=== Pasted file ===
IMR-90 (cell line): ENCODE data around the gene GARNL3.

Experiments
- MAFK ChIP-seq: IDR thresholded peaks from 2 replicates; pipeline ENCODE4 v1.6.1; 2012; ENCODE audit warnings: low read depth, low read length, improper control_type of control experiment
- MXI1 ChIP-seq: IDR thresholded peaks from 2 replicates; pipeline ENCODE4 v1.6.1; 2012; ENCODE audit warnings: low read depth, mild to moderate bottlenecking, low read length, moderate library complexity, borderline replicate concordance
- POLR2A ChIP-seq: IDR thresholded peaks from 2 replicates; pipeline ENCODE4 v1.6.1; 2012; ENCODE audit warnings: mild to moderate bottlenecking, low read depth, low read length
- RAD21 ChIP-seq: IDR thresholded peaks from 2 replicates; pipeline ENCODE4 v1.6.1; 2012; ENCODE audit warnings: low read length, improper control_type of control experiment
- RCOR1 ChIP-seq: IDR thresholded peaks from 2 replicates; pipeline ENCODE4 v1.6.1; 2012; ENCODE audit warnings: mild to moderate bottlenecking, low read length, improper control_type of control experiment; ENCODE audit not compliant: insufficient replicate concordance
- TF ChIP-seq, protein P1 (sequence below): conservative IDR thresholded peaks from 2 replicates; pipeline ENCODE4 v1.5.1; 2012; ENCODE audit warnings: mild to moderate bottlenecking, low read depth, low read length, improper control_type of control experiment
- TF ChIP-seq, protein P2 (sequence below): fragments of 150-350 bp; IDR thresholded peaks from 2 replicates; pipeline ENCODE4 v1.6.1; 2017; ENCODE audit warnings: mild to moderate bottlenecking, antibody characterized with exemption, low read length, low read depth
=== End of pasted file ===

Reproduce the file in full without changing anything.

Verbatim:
IMR-90 (cell line): ENCODE data around the gene GARNL3.

Experiments
- MAFK ChIP-seq: IDR thresholded peaks from 2 replicates; pipeline ENCODE4 v1.6.1; 2012; ENCODE audit warnings: low read depth, low read length, improper control_type of control experiment
- MXI1 ChIP-seq: IDR thresholded peaks from 2 replicates; pipeline ENCODE4 v1.6.1; 2012; ENCODE audit warnings: low read depth, mild to moderate bottlenecking, low read length, moderate library complexity, borderline replicate concordance
- POLR2A ChIP-seq: IDR thresholded peaks from 2 replicates; pipeline ENCODE4 v1.6.1; 2012; ENCODE audit warnings: mild to moderate bottlenecking, low read depth, low read length
- RAD21 ChIP-seq: IDR thresholded peaks from 2 replicates; pipeline ENCODE4 v1.6.1; 2012; ENCODE audit warnings: low read length, improper control_type of control experiment
- RCOR1 ChIP-seq: IDR thresholded peaks from 2 replicates; pipeline ENCODE4 v1.6.1; 2012; ENCODE audit warnings: mild to moderate bottlenecking, low read length, improper control_type of control experiment; ENCODE audit not compliant: insufficient replicate concordance
- TF ChIP-seq, protein P1 (sequence below): conservative IDR thresholded peaks from 2 replicates; pipeline ENCODE4 v1.5.1; 2012; ENCODE audit warnings: mild to moderate bottlenecking, low read depth, low read length, improper control_type of control experiment
- TF ChIP-seq, protein P2 (sequence below): fragments of 150-350 bp; IDR thresholded peaks from 2 replicates; pipeline ENCODE4 v1.6.1; 2017; ENCODE audit warnings: mild to moderate bottlenecking, antibody characterized with exemption, low read length, low read depth